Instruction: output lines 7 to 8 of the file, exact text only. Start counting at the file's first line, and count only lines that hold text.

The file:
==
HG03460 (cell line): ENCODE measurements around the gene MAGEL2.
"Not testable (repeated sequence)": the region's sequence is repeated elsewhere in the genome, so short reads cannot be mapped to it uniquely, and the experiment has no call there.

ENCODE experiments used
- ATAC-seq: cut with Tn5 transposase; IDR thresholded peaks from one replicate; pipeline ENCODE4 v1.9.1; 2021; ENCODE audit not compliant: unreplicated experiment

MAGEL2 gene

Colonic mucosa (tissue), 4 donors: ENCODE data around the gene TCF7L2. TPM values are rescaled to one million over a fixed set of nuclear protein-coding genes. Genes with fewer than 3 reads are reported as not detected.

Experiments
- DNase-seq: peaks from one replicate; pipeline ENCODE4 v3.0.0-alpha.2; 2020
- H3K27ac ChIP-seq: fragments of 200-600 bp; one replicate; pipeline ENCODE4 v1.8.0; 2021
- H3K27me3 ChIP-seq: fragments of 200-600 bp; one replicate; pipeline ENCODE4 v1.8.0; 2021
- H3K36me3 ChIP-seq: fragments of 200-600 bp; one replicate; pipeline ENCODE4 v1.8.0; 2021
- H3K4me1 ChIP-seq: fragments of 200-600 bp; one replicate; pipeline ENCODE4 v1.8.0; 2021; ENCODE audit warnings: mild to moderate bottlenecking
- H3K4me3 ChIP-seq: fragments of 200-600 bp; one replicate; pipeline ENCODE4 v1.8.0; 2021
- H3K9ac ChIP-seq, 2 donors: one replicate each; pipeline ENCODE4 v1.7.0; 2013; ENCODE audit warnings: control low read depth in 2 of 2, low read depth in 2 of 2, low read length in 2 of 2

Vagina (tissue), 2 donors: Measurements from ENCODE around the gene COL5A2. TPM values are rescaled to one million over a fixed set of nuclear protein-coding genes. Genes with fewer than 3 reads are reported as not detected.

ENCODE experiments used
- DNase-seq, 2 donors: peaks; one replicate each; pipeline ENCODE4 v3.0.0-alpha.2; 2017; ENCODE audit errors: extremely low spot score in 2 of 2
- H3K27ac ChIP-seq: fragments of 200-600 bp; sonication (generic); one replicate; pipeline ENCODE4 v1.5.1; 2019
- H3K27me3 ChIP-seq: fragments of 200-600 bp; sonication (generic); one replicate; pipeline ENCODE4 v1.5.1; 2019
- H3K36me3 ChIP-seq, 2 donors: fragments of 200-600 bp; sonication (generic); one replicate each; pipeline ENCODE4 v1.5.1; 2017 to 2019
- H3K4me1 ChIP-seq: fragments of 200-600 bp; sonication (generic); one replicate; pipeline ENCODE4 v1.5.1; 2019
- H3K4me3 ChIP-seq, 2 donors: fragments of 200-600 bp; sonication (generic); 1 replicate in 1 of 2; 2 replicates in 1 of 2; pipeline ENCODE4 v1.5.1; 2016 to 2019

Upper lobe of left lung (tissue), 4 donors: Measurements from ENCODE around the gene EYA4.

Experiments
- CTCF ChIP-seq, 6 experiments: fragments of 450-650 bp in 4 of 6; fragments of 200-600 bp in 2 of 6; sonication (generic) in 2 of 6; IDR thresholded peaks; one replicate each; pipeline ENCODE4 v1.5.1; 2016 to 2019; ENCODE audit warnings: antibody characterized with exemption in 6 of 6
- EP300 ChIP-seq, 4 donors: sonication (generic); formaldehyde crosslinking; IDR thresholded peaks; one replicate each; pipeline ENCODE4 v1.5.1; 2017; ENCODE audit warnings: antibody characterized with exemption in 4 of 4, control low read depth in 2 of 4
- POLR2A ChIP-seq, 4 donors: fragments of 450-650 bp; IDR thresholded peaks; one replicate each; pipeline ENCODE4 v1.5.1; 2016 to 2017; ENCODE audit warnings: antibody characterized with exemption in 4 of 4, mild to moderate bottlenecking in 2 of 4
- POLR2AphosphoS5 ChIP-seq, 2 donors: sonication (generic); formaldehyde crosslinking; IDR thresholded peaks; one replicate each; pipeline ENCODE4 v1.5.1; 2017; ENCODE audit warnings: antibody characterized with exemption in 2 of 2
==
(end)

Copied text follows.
Experiments
- DNase-seq: peaks from one replicate; pipeline ENCODE4 v3.0.0-alpha.2; 2020